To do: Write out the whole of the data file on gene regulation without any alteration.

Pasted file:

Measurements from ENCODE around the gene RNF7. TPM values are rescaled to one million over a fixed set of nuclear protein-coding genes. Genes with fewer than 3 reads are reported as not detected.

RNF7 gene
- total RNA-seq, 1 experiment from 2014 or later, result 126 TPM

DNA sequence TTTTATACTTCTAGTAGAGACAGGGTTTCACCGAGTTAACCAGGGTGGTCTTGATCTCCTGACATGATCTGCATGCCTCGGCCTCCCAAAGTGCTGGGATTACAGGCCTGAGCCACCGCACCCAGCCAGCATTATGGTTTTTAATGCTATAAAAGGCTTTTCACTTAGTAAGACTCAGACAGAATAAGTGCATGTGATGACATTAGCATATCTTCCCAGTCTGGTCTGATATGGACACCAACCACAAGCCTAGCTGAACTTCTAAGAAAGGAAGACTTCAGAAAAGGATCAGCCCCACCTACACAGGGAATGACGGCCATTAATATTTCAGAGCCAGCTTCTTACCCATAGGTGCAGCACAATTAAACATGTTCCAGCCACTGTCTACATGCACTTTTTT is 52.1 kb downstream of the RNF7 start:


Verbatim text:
Measurements from ENCODE around the gene RNF7. TPM values are rescaled to one million over a fixed set of nuclear protein-coding genes. Genes with fewer than 3 reads are reported as not detected.

RNF7 gene
- total RNA-seq, 1 experiment from 2014 or later, result 126 TPM

DNA sequence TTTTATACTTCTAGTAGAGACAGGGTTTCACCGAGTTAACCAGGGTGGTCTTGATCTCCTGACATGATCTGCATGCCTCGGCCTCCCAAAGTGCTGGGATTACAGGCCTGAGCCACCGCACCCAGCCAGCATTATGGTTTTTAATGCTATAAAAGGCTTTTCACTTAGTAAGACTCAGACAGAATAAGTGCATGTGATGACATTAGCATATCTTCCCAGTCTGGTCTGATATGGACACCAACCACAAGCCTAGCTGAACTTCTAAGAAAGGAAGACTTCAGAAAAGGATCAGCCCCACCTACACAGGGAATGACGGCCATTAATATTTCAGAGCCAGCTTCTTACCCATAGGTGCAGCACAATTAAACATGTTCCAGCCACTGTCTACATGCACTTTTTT is 52.1 kb downstream of the RNF7 start: